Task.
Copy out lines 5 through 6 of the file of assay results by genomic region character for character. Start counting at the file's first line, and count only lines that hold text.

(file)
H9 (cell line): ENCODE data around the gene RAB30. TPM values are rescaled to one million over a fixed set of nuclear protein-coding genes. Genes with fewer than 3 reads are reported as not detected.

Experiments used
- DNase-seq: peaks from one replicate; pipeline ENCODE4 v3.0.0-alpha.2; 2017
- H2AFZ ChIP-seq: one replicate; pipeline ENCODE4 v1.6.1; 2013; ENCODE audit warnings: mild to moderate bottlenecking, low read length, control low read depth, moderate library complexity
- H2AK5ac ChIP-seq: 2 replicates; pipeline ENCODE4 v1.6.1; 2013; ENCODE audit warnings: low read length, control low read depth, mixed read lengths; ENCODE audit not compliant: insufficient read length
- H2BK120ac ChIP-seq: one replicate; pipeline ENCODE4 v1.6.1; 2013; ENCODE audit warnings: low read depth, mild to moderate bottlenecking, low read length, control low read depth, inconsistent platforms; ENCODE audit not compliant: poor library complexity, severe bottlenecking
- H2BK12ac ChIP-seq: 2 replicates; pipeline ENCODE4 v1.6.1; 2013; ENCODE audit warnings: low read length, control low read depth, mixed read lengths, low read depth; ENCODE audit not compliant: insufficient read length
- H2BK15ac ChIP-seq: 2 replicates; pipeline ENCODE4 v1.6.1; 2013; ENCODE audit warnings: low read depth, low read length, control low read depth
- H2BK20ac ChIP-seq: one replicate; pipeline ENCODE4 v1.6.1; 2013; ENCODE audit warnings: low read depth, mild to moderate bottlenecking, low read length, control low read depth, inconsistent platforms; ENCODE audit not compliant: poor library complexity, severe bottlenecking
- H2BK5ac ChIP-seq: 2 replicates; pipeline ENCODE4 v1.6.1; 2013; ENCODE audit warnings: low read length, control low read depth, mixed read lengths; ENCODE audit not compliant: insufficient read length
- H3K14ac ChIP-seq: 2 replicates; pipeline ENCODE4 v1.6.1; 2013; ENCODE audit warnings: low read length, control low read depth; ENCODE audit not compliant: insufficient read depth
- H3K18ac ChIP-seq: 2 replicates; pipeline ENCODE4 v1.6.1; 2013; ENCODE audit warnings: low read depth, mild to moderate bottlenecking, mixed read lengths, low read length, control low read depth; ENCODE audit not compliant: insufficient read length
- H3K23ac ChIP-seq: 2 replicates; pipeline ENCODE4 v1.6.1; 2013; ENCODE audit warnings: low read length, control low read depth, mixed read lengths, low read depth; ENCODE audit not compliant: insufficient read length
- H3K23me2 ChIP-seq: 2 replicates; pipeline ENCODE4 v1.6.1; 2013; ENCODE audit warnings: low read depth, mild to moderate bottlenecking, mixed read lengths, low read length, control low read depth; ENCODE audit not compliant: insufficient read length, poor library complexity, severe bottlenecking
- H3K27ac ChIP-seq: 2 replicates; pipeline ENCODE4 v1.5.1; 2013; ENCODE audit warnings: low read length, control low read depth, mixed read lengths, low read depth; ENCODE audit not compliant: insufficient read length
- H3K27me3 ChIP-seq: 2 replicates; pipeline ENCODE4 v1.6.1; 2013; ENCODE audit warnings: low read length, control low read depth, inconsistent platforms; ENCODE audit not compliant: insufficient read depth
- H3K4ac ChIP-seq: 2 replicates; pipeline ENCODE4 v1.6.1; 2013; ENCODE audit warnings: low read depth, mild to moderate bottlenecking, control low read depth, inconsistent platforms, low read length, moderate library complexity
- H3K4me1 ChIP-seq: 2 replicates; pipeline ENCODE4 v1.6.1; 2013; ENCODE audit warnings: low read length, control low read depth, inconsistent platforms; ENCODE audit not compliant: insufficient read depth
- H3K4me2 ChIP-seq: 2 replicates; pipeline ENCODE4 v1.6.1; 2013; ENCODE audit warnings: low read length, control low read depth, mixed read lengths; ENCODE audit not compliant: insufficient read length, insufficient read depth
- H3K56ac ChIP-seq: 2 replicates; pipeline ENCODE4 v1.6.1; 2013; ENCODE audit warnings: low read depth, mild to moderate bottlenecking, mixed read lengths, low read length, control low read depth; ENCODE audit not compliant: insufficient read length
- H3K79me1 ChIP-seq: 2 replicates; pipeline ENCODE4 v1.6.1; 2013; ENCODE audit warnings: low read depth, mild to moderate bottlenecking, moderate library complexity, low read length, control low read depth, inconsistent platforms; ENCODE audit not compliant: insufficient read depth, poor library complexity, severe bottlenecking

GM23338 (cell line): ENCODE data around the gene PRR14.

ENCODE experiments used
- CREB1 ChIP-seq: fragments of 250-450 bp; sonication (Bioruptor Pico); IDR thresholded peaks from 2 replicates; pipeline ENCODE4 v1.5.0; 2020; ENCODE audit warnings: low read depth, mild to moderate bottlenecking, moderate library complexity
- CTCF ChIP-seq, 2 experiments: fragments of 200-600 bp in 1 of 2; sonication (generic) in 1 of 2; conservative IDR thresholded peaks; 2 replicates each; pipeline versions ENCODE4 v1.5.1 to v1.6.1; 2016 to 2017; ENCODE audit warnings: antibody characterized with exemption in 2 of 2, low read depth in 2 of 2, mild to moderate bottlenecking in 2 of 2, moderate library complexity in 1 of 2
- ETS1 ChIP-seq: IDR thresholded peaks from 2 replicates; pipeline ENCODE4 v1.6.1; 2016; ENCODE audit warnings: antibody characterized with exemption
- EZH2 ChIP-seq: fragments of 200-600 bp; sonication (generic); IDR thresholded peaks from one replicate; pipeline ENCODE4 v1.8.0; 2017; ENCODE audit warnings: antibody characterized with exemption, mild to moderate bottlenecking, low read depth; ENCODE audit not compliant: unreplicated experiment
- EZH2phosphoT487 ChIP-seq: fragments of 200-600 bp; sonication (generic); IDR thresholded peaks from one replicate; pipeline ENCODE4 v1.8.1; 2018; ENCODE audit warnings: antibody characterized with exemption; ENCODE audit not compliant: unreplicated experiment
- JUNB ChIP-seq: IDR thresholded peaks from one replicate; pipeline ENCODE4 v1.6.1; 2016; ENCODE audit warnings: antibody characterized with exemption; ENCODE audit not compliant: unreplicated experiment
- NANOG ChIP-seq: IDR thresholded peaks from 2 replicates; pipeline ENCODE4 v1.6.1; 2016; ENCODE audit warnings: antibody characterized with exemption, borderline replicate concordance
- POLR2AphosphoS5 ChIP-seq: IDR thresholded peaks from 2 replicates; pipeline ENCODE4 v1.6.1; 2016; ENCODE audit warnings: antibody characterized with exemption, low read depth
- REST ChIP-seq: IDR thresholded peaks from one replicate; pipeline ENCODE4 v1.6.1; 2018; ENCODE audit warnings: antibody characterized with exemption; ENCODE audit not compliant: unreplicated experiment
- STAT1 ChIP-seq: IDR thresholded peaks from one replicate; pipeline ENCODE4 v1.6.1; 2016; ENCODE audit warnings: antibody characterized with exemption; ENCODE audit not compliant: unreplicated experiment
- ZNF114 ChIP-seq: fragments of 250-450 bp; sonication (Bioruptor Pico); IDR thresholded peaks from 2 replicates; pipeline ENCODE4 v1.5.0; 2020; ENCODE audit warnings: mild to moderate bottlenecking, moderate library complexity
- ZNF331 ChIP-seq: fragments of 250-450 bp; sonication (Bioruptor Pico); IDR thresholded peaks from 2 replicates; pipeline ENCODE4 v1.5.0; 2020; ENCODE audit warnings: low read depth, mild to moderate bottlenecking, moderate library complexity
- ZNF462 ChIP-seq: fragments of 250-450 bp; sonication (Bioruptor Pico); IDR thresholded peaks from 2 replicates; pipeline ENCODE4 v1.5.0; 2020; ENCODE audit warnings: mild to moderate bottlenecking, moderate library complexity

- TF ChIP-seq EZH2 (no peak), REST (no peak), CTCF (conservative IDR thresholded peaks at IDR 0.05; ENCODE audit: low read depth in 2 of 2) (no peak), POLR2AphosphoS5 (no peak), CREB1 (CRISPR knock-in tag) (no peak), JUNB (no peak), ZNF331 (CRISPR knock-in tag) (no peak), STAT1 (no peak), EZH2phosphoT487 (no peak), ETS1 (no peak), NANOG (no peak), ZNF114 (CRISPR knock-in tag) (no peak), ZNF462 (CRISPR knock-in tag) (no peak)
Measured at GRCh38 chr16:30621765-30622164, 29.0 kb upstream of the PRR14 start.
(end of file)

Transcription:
- H2AK5ac ChIP-seq: 2 replicates; pipeline ENCODE4 v1.6.1; 2013; ENCODE audit warnings: low read length, control low read depth, mixed read lengths; ENCODE audit not compliant: insufficient read length
- H2BK120ac ChIP-seq: one replicate; pipeline ENCODE4 v1.6.1; 2013; ENCODE audit warnings: low read depth, mild to moderate bottlenecking, low read length, control low read depth, inconsistent platforms; ENCODE audit not compliant: poor library complexity, severe bottlenecking